Anthropology Events and News

By Ann Eberwein Upcoming Wisconsin Archaeology Event Madison College and the Center for Wisconsin Archaeology will host “An Evening with Artifacts” on Tuesday, February 21, from 6:30-8:30pm on the Madison Area Technical College Truax Campus. More information can be found… Read More

UWM Anthropology Colloquium Series: Friday, March 3, 2023

Friday, March 3 2023 3:30pm

Sabin Hall G28

Water insecurity, human health, and well-being in Indonesia and Peru

Dr. Paula Skye Tallman
Assistant Professor, Dept of Anthropology, Loyola University Chicago

Friday, March 3, 2023 at 3:30 pm
Sabin Hall G28 (3413 North Downer Avenue, Milwaukee)

Abstract: Globally, scientists are finding an alarming link between water insecurity, or the inability to access and benefit from affordable, adequate, reliable, and safe water, and human health and well-being. This talk presents multi-disciplinary research in Indonesia and Peru about the relationship between water insecurity and multiple forms of mental and physical health. This work documents associations between water insecurity and measures of human biology, depression, and experiences of gender-based violence. The research highlights how anthropologists can work with global health and conservation experts to understand and address issues of contemporary concern.

Speaker: Dr. Paula Skye Tallman is an Assistant Professor of Biological Anthropology at Loyola University Chicago. Her research integrates theory and methods from anthropology and global health to examine how environmental factors are linked to human biology, health, and well-being. Dr. Tallman received her B.A. in Behavioral Biology from Johns Hopkins University, her Ph.D. in Biological Anthropology from Northwestern University, and completed a postdoctoral fellowship focused on indigenous well-being and conservation at the Field Museum of Natural History in Chicago. Her work has been supported by funds from the British Academy, the National Science Foundation, and the Wenner-Gren Foundation.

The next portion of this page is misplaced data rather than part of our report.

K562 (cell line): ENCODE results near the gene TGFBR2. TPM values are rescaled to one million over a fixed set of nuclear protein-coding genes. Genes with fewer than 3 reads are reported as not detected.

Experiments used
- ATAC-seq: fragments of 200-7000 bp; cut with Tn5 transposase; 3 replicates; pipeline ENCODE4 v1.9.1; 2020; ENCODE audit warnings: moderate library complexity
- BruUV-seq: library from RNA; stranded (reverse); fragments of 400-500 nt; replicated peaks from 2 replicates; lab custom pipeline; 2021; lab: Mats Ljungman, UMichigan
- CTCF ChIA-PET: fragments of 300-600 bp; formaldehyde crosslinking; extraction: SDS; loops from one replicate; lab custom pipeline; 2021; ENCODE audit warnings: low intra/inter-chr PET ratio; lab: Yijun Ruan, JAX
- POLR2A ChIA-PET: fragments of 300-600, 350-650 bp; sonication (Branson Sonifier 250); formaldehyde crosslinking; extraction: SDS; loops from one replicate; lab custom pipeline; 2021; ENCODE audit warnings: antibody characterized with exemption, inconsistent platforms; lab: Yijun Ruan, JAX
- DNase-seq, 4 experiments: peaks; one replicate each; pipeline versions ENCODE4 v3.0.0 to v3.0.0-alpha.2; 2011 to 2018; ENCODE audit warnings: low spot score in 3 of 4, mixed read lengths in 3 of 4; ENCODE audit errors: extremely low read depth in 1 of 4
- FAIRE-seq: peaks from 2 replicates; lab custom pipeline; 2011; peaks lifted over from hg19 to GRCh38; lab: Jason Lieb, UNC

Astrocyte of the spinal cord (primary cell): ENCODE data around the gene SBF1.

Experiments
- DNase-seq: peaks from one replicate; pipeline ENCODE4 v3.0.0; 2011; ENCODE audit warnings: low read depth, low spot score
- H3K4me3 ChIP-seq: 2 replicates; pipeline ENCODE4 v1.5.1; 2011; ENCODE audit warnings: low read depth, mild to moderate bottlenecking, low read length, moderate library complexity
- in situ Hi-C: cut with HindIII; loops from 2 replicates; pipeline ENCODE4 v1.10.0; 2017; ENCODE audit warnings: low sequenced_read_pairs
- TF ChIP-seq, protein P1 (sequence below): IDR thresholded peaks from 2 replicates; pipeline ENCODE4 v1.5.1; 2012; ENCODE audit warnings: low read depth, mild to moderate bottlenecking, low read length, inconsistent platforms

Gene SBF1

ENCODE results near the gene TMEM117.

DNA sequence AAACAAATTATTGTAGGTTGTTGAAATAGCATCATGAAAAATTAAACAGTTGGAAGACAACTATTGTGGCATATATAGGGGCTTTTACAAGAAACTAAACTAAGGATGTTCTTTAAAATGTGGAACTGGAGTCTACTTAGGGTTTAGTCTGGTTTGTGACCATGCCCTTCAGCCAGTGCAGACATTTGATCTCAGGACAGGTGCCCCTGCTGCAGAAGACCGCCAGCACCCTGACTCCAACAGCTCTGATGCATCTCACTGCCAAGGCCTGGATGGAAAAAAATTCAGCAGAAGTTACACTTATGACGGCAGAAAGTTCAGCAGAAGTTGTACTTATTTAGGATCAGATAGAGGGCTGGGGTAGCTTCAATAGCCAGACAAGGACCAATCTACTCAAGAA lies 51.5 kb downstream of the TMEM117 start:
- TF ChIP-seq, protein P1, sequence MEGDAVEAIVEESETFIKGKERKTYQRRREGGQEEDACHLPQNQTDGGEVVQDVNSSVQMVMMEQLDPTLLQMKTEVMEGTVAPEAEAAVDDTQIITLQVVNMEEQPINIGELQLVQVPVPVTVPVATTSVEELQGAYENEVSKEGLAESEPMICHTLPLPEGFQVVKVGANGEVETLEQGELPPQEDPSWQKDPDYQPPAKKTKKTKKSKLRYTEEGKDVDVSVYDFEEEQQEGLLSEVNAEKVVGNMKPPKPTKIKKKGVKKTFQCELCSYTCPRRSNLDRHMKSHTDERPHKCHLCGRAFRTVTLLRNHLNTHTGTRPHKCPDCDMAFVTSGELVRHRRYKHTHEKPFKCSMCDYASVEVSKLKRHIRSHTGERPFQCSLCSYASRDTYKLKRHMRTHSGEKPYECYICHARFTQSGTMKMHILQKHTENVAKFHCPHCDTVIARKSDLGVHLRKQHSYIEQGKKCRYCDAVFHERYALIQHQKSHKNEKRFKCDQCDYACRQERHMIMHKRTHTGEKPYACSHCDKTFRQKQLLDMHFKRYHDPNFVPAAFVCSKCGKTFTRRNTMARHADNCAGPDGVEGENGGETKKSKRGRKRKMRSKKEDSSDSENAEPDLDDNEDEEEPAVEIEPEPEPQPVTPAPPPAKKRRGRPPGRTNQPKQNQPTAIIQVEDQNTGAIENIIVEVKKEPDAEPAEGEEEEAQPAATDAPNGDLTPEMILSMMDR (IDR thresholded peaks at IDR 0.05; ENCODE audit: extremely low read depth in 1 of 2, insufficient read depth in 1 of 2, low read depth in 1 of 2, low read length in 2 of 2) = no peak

UWM Anthropology Colloquium Series Event: Friday, February 3 @ 3:30 PM

Friday, February 3 2023 3:30 PM - 5:30 PM

Sabin Hall G28

The Scarcity Slot: Excavating Histories of Food Security in West Africa

Professor Amanda L. Logan
Associate Professor, Department of Anthropology
Northwest​ern University

Friday, February 3, 2023 @ 3:30 pm 
Sabin Hall G28 (3413 North Downer Avenue, Milwaukee)

Abstract: African foodways have been viewed through the lens of ‘the scarcity slot,’ a kind of Othering based on presumed differences in resources. Combining archaeological, historical, and environmental data with food ethnography, I illustrate how a longue durée approach can combat these stereotypes. Drawing on a case study in Banda, west-central Ghana, I show that people maintained high food security during the worst drought on record in the last millennium, lasting from 1400-1650, in part through diverse economic strategies. Seasonal chronic food insecurity increased in severity in the late 19th and early 20th centuries, in association with changing labor dynamics and market economies further institutionalized under British colonial rule. This long-term view challenges notions of the African continent as a forever food scarce place, and suggests that the past can act as an inspiration for food secure futures.